Riding in the Rampage Pro Carbon

Like I’ve previously said, the Rampage Pro Carbon feels like a solid piece of kit when you first handle it and every bit the premium product it is billed to be, but it’s not until you slip it on and spend a day hammering down some trails that you see what Fox have really delivered… Spending most of 2011 in the V3R, it was and still is a rad helmet, but there was always an inkling feeling that it wasn’t quite there, especially next to a D3 or POC for example. Not quite there for one reason, and that was the look and feel of what was ultimately a slightly modified moto helmet – in an ideal world, you’d want a helmet to fit and feel like a moto helmet on your head, but looks like a bicycle helmet. In a nut shell, that pretty much sums the Rampage Pro Carbon up…

As important as it is to feel good in what you wear on the bike, both in terms of how it works and of course looks, I also love product that you quickly forget your using – as a yard stick, new gear that’s on your mind for what ever reason is taking concentration away from what’s important; and that’s you, your bike and the trail you’re shredding below. The Rampage Pro Carbon has in no time at all, become very much a part of my riding routine – fit, forget, shred and try to look rad in the process!


Probably not an area that’s been discussed in great detail, but moto helmets, downhill riding and neck braces don’t mix. They are wider and larger in every way and due to the way we mountain bikers move around on our bikes while negotiating the terrain we do, the ability to position ourselves correctly is all the more critical. While the whole idea of the neck brace is to restrict (to an extent) movement, you still need to be able to look ahead on the steep stuff – With our Leatt DBX brace and with the rear table lowered all the way through its travel, the Rampage Pro Carbon worked a treat – just look at Danny Hart and Andrew Neethling…



It’s fair to say I like the Rampage Pro Carbon and like it rather a lot. As the helmet first started popping up at events last year under Fox’s factory riders, it was pretty evident from the offset that while it adhered to the angular and aggressive design cues from other US based helmet manufacturers, it was also very different at the same time… From the large extended chin guard, to the angular channeled peak and all the way to the multitude of automotive looking aluminium (aluminum to all our N.American readers) grilled vents – the Rampage Pro Carbon looks every bit as it feels and that’s where the magic really is.

Talking to several Fox athletes throughout last year, offered me the opportunity to ask the question “so what’s it like?” – but of all the positive feedback you’d expect from sponsored athletes, there was one statement that stood out and heard over and over – “oh yeah, it’s really comfy!” With this in mind and having experienced first hand what badly sized helmets are like, the Rampage Pro Carbon had a lot to live up to prior to it landing with us to review. Thankfully it does fit and does so extremely well – quite possibly one of the comfiest on the market and certainly the result of the more precise shell sizing. Aesthetics and marketing aside, a helmet has to fit and be comfy to be considered successful in its role and is pretty much as important (if not more so) than the helmets ability to do its job when the need arises should you go over the bars!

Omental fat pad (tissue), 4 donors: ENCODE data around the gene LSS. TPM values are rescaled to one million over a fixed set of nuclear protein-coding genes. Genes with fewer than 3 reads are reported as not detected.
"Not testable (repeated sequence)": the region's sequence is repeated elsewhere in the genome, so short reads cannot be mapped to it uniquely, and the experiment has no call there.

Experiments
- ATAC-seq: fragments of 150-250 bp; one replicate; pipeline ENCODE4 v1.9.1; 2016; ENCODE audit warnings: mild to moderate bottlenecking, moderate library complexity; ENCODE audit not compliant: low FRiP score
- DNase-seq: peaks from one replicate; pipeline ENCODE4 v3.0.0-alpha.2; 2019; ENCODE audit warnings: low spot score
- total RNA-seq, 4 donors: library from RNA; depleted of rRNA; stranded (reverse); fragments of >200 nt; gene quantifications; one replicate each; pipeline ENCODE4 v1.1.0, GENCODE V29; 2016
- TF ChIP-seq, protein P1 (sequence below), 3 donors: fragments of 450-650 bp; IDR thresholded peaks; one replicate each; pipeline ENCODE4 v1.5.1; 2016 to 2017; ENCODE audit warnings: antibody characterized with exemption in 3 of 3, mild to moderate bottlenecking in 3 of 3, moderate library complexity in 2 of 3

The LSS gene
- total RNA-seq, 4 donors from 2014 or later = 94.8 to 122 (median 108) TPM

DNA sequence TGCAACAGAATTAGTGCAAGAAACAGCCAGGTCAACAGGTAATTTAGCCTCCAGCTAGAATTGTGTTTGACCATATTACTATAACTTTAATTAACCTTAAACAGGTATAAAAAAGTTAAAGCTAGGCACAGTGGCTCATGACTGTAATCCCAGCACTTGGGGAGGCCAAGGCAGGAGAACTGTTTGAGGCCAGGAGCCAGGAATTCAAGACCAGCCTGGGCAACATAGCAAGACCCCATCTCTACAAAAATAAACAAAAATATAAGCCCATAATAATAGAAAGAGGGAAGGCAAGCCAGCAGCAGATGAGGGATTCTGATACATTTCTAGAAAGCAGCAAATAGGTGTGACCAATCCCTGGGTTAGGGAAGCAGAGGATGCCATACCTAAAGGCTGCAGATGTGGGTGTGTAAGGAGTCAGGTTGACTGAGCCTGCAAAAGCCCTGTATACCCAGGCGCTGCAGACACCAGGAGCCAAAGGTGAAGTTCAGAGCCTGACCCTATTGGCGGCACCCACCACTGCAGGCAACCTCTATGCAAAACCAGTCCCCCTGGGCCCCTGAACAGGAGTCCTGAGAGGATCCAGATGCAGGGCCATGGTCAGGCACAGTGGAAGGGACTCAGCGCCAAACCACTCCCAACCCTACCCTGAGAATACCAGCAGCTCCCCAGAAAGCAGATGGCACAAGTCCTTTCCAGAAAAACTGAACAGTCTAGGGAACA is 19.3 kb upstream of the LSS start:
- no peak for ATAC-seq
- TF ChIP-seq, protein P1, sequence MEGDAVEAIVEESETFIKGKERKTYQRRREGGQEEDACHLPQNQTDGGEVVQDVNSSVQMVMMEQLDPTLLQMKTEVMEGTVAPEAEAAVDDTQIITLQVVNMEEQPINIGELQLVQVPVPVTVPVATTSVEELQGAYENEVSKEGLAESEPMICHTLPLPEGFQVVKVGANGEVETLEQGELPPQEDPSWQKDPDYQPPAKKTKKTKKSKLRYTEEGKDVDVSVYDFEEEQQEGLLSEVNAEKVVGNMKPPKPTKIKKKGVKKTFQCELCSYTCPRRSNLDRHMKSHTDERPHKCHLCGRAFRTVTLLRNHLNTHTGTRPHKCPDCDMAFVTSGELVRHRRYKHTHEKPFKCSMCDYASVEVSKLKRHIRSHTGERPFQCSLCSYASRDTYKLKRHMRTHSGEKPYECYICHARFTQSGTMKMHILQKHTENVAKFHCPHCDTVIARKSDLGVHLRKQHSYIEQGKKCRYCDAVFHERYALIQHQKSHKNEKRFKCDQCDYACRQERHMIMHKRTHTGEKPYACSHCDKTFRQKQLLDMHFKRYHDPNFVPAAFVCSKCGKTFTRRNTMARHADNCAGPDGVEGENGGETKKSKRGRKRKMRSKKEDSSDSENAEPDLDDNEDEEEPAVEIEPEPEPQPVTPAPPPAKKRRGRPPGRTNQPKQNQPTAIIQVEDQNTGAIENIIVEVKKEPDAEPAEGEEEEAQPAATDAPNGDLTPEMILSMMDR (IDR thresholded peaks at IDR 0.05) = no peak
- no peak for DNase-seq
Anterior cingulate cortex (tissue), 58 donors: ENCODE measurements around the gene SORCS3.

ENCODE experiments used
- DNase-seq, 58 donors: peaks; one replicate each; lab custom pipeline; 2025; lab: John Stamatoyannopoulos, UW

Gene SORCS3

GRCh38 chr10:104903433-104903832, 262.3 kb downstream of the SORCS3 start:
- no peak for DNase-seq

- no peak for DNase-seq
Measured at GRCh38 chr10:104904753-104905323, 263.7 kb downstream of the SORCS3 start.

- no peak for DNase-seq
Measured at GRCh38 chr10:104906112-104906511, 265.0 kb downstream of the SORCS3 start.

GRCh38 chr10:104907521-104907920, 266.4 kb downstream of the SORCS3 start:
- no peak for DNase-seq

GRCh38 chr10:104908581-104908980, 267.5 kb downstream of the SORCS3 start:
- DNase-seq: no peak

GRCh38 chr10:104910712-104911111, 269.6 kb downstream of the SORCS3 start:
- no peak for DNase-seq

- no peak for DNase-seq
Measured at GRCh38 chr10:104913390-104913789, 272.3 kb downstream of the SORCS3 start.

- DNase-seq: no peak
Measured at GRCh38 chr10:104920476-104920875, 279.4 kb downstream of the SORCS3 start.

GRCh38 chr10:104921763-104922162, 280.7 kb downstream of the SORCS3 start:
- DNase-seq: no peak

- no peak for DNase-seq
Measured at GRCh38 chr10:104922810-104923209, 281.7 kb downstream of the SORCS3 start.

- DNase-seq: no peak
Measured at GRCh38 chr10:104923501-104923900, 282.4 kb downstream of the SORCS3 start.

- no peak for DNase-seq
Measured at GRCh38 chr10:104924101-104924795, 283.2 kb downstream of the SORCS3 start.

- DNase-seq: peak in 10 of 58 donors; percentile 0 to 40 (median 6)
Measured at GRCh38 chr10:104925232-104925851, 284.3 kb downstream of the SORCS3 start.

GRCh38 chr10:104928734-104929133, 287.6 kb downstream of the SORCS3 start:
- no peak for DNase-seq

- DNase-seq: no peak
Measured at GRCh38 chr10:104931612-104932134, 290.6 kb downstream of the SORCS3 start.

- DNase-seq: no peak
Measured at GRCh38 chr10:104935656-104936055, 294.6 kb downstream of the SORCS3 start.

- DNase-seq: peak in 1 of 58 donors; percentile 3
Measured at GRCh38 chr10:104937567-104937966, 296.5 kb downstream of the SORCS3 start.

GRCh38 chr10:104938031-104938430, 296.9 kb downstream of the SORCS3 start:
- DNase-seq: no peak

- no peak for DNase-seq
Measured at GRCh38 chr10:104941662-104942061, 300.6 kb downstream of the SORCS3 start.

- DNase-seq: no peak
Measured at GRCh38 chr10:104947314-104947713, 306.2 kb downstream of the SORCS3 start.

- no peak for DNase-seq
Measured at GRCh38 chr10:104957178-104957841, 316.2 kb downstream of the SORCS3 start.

Not only does the Rampage Pro Carbon have a lot of vents, it’s also got some big ones too! While the unseasonal weather has limited our ability to get over heated while out riding, I can’t see why it can’t match or better that of the competition – we’ll be running a ‘premium full-face’ group test this summer, so we’ll let you know…


As far as the weight is concerned, at 1150g’s, it’s bang on for a helmet that nestles into this new category of ‘beefed up’ DH helmets. So, it’s very comfy, pretty light, looks awesome and quite unlike any other helmet on the market and is available in 4 attractive colour-ways. So what’s the downside to Fox’s latest full-face offering? To be honest, not many if any at all. Maybe the lack of a spare peak? – the only thing that crosses my mind, would be something subjective like aesthetics? I do love how the top brands in the game (Fox, TLD, Urge, Bell, Giro) right now have carved an aesthetic niche, be it the glossy graphics of Troy Lee or the bold colours of a POC – the point is, that while they all do the same job and thankfully do so rather well, the choice for the consumer has never been better and for the Fox fans out there, to which there are many, who have been waiting for that premium “task specific” full face, it’s now here and here with a bang. The Rampage Pro Carbon kicks ass and at £320, is pretty well priced considering the materials, manufacturing and pedigree of what has already become a familiar sight on podiums across the world. Recommended protection that looks as good as it performs!

For more on the Rampage Pro Carbon and Fox’s 2013 MTB range, tap the big logo below and get involved. Happy trails, Olly